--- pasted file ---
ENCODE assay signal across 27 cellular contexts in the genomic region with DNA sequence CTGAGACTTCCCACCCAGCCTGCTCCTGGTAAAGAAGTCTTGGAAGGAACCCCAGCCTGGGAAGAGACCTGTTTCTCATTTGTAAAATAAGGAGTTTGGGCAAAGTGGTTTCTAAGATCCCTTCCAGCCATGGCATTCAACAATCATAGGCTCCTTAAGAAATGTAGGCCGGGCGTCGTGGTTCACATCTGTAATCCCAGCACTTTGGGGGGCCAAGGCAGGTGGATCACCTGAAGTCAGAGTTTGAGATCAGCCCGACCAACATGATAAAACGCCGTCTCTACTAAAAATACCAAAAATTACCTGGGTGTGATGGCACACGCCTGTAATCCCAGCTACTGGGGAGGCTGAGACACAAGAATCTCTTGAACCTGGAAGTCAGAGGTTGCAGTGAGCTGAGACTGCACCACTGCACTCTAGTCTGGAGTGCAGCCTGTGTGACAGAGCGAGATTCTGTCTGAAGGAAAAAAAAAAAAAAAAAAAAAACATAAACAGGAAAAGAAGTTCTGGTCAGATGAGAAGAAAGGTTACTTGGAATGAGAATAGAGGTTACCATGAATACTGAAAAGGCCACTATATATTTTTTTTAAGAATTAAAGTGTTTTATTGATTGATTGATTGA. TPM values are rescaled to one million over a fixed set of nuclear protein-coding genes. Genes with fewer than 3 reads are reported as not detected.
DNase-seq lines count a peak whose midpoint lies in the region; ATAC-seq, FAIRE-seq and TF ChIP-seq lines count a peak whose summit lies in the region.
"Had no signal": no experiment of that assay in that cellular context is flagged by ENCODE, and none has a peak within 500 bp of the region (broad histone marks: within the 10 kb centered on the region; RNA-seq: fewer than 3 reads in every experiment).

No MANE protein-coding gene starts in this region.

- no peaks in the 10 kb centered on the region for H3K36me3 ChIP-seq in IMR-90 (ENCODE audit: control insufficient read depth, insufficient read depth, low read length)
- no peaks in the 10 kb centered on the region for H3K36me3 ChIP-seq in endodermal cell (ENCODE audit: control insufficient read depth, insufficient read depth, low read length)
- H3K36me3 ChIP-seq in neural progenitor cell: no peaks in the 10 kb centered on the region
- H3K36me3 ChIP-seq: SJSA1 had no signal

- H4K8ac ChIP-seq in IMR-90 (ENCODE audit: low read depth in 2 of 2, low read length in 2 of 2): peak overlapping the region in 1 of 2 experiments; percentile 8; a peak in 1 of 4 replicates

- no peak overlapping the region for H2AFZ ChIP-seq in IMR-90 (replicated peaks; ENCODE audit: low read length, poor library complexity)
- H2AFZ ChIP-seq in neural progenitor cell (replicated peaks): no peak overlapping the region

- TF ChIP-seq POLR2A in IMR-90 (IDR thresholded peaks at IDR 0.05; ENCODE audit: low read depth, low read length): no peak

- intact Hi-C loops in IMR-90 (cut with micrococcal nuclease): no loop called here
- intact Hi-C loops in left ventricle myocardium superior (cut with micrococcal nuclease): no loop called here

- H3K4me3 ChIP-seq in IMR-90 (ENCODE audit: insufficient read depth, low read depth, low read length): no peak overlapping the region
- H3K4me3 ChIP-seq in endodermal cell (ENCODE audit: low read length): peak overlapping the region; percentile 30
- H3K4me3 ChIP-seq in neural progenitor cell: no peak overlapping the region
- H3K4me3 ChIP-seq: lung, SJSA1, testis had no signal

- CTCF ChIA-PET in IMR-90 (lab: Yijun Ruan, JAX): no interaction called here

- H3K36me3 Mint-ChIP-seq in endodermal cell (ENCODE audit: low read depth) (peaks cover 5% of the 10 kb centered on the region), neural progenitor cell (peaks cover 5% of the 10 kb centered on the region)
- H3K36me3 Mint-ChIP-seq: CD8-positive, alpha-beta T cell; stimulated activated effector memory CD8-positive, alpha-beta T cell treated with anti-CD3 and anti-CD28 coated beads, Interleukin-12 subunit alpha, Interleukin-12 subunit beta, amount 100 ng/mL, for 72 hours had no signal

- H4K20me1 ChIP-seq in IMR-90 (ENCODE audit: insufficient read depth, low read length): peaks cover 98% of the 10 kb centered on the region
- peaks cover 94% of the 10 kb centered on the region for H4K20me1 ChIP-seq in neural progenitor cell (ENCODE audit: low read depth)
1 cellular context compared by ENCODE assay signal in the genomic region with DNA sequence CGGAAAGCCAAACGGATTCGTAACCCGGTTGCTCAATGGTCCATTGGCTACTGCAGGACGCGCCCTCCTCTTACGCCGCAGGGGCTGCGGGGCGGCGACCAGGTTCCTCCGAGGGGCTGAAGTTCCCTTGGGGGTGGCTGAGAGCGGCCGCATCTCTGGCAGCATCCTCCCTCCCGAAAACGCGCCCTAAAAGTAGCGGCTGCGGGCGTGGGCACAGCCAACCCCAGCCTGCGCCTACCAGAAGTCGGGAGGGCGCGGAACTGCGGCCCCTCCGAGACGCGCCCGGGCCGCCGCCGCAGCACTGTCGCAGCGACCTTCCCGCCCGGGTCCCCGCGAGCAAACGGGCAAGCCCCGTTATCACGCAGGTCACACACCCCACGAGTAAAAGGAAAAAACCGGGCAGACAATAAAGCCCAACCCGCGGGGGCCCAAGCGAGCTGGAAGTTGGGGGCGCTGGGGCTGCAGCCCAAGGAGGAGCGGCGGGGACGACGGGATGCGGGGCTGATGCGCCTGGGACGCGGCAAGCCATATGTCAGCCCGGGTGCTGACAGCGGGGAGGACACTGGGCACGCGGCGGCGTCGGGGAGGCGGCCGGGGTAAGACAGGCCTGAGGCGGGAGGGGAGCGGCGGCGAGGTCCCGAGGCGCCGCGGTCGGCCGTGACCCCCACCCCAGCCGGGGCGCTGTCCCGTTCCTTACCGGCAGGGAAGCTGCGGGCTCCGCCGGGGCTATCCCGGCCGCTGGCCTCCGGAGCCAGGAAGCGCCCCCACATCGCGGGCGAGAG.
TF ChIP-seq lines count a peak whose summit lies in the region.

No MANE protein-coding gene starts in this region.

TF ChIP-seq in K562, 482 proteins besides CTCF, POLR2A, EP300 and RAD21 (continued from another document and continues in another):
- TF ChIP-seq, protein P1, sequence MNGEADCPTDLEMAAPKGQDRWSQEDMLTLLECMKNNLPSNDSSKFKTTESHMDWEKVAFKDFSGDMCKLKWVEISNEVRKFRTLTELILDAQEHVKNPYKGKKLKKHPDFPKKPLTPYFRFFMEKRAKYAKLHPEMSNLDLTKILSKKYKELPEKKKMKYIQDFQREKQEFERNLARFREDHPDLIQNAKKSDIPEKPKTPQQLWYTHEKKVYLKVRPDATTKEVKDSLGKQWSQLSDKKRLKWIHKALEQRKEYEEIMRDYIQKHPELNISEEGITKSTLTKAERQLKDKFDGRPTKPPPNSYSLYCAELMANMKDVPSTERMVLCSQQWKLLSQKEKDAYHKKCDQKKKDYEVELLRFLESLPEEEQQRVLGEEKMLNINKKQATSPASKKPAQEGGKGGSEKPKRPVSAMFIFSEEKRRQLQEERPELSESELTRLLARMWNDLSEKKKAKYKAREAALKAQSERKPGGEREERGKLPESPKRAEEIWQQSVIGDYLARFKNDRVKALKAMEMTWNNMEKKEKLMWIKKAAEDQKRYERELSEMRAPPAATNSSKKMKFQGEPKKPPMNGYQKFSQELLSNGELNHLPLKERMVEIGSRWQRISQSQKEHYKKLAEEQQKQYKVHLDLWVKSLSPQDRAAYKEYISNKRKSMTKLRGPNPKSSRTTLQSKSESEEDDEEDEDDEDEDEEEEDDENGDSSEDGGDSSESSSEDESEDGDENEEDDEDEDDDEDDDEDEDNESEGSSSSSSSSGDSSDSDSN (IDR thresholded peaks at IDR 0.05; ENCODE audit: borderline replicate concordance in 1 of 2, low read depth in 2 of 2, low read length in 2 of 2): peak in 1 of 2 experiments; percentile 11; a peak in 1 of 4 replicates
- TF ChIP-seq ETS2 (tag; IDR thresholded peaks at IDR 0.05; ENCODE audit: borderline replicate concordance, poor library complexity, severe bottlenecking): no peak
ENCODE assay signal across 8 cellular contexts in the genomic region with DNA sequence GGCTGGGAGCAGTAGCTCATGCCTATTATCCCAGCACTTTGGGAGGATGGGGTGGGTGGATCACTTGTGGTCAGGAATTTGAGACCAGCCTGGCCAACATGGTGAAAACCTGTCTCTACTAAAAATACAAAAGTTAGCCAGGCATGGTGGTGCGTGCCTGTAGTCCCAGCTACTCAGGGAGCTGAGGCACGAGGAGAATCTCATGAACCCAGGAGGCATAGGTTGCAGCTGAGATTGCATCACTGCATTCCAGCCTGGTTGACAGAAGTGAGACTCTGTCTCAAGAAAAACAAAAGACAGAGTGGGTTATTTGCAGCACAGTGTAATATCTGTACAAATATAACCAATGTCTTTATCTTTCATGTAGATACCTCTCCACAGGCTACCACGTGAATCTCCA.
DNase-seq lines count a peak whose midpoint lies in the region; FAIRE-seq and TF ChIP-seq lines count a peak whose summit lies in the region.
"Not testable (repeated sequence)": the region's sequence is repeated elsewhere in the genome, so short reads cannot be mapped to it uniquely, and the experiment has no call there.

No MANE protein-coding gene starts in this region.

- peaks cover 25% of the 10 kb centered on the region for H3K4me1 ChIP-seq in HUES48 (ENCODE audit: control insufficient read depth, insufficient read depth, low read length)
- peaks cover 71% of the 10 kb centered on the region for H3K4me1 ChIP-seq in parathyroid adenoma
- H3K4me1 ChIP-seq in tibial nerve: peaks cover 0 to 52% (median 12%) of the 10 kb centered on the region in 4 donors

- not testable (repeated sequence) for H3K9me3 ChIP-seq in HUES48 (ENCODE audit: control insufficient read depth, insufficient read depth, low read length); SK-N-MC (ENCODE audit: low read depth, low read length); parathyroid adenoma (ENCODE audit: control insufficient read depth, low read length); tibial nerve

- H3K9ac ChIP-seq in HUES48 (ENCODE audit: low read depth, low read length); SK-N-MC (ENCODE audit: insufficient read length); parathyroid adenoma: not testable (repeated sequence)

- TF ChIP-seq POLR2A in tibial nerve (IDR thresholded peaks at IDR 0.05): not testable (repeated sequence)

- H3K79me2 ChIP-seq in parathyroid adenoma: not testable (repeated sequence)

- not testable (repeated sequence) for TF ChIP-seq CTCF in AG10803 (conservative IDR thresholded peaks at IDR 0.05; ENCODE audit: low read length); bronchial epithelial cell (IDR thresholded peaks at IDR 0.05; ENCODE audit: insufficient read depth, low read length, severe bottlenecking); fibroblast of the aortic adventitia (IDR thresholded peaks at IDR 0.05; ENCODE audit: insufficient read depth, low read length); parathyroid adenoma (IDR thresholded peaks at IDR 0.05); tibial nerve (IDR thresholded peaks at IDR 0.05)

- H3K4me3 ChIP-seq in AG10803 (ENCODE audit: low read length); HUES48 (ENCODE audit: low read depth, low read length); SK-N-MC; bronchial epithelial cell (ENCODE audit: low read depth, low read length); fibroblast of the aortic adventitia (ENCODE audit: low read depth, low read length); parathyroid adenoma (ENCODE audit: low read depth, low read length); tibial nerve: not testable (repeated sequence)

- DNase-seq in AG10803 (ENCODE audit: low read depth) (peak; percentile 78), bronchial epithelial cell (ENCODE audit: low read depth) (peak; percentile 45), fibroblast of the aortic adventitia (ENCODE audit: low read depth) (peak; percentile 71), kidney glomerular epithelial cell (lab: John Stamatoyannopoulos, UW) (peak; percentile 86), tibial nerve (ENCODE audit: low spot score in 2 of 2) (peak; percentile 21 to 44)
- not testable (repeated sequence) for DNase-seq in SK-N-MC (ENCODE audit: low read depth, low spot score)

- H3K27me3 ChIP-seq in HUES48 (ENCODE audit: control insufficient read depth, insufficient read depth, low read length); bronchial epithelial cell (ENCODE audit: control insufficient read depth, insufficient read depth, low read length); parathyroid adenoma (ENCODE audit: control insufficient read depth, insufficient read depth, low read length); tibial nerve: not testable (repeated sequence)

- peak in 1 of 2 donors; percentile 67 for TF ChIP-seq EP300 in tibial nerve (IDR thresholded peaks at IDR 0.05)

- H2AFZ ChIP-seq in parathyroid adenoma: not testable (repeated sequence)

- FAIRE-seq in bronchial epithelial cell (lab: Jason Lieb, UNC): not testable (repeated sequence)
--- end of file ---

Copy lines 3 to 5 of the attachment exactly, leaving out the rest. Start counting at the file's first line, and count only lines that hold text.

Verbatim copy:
"Had no signal": no experiment of that assay in that cellular context is flagged by ENCODE, and none has a peak within 500 bp of the region (broad histone marks: within the 10 kb centered on the region; RNA-seq: fewer than 3 reads in every experiment).

No MANE protein-coding gene starts in this region.

- no peaks in the 10 kb centered on the region for H3K36me3 ChIP-seq in IMR-90 (ENCODE audit: control insufficient read depth, insufficient read depth, low read length)